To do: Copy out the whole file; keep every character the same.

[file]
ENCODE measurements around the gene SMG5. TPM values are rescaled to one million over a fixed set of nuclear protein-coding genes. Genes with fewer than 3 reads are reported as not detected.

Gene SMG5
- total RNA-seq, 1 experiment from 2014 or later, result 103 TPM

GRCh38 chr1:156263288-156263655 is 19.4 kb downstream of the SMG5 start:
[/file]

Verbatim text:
ENCODE measurements around the gene SMG5. TPM values are rescaled to one million over a fixed set of nuclear protein-coding genes. Genes with fewer than 3 reads are reported as not detected.

Gene SMG5
- total RNA-seq, 1 experiment from 2014 or later, result 103 TPM

GRCh38 chr1:156263288-156263655 is 19.4 kb downstream of the SMG5 start: